People will often talk about The Walking Dead – or, more recently, Saga – as the harshest, most ruthless comic on the shelves, refusing to pull punches with how they put their characters through the wringer. But surely, surely, The Manhattan Projects must also be ranked right up there in any discussion of such qualities. This book is fucking brutal! Especially when you consider that here, the unrelenting cruelty certain characters are subjected to is at least partially played for laughs. But in my review of The Manhattan Projects #11 last month, I praised Jonathan Hickman for shifting from the gleeful heartlessness that had populated much of the book’s run to give us a disarmingly poignant, moving little story of a most unlikely of friendships, two outsiders finding kindred spirits in each other. Perhaps Hickman wasn’t such a callous monster after all?
Oh, how wrong I was.
After a mere page, the warm and fuzzy rug we were given in the previous chapter is pulled out from under us. While last issue focused on the lonely life of Harry Daghlian, this chapter is a character study of Enrico Fermi. Fermi has long remained one of the more mysterious members of the cast, with the most we’ve gleaned from him previously being that he’s “not human.” We were first told that in the delightful little character profiles in the monthly backmatter – unforgivably absent this issue, boo! – and saw it for ourselves when Fermi turned into his true alien form and ripped some bad guys to shreds several issues back. But here, we learn Fermi’s true nature, and the way this sheds startling new light not only on his character, but on the larger narrative of the series up until this point makes for exhilarating reading, and testament to Hickman’s skill in crafting labyrinthine, multi-layered plots that really pay off in the long run and reward continued investment from patient readers.
Fermi as characterised here alternates between monstrous and oddly sympathetic, with a few moments that skillfully navigate that horrifying/darkly hilarious balance mentioned above. But though the ostensive spotlight is on Fermi (the awesome alien-themed cover and the title of “The Fermi Paradox” would suggest as much), for me it is Harry Daghlian who continues to shine here. Indeed, this issue very much works as a pair with the previous one. In an ensemble cast full of characters who are horrible or at least amoral, Daghlian serves as the beating heart of the ensemble. Ironic, considering he’s the one guy on the team who has no physical heart. But he wears his hypothetical heart on his sleeve, and that emotional quality makes him a relatable figure in contrast to the cold, clinical personalities that surround him, in spite of his ghoulish appearance. A great little line Hickman throws in for Daghlian is, “You know you can’t physically hurt me.” The word “physically” is key, here, as of course emotionally, Daghlian is deeply wounded as he says this.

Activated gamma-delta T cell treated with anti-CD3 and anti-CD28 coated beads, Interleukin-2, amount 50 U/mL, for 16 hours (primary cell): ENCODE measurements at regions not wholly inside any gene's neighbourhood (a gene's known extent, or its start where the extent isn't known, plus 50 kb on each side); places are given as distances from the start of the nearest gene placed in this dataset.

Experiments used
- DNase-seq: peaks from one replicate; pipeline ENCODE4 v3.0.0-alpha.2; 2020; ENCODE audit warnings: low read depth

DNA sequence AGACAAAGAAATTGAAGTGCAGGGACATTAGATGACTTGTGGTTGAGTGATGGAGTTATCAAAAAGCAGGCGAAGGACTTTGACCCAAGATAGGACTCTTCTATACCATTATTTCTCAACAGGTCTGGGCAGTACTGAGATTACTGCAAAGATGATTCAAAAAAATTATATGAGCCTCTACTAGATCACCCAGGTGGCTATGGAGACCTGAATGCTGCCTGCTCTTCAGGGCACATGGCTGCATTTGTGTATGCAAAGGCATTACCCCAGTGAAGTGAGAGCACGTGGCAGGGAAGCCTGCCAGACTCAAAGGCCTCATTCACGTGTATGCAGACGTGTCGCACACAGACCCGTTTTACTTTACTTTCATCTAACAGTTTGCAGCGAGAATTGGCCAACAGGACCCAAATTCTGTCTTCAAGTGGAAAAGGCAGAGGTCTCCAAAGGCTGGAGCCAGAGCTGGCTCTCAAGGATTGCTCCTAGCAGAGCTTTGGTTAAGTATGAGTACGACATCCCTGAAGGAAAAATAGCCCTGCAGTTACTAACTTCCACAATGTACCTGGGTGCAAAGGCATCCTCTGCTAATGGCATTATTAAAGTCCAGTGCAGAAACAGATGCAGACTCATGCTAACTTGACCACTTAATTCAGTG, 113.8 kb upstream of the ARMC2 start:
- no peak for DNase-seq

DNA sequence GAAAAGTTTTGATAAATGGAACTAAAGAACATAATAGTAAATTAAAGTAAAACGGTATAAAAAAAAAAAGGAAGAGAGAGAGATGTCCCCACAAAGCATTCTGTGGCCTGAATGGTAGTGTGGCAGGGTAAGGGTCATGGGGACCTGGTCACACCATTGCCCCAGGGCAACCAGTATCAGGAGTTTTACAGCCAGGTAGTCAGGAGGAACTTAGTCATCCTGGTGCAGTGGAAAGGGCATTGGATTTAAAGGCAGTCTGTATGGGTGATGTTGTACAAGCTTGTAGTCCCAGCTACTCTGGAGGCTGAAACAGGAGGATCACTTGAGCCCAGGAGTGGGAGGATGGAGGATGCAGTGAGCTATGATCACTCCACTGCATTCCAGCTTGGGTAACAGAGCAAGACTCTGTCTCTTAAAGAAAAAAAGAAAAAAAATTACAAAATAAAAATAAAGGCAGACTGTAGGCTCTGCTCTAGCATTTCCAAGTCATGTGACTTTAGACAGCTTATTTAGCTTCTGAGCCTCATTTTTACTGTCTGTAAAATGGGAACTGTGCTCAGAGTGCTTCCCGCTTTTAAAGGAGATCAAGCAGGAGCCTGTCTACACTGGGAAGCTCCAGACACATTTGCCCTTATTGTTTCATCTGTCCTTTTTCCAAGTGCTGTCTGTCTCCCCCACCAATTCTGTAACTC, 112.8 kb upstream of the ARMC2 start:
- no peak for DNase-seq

Visually, this issue is just a delight. Nick Pitarra has the chance to draw some of the craziest, most out-there stuff of the series thus far, here, and he knocks each sequence out of the park. There’s a massive fight scene involving most of the team, which Pitarra excels at depicting. For a book often credited for its big ideas, it should be acknowledged that Pitarra really knows how to cleverly frame some action-packed sequences when called upon to do so. Daghlian and Fermi in his alien form are two of the most visually interesting figures in the comic, and here they get to interact quite a bit. We also have cute baby birdsnakes, the ethereal image of Daghlian floating through space, and chainsaw-wielding Einstein. Chainsaw. Wielding. Einstein!
And despite what I talked about regarding the mile-wide mean streak of The Manhattan Projects, Pitarra shows commendable skill in really drawing out human emotion, especially from non-human faces. In spite of the brutality and the “Ha! Gotcha!” reversal of the touching previous chapter, there is still a sense of tragedy and battered humanity to be gleaned from happenings in this issue amidst the grim hilarity of it all, and those moments hit home so well largely due to the contribution of Pitarra.
I mention the impact of the coloring on The Manhattan Projects perhaps more frequently than any other comic I review, and with good reason, as Jordie Bellaire continues to strike. Mentioning the brilliance of the blue/red sequences is pretty old hat by now, so I want to touch on all the lovely green hues that spring up here: Fermi, Daghlian, the cold expanse of the moon. Top notch work.
And since I’ve mentioned everyone else on the creative team, I must also give credit to letterer Rus Wooton here. There is one incredibly tricky sequence here where one conversation has an entirely different conversation superimposed over it, but it has to be done in a way to let certain exchanges from the base conversation have connotations that impact on the additional dialogue operating on a higher level. Even describing it to a letterer must have made it sound like a nightmare, but Wooton pulls it off with pinache, navigating these difficult waters and never making the pages feel cluttered in spite of the onslaught of information being thrown at the reader.
The Manhattan Projects has always been good, boasting big ideas and a fascinating cast of oddball characters from the very beginning, but since issue #8 I’d argue the series has upped its game to a whole new level, with an unbroken chain of 5-star masterpieces. With this insanely high standard, The Manhattan Projects is beginning to challenge even the mighty Saga as the most consistently awesome comic currently in the market.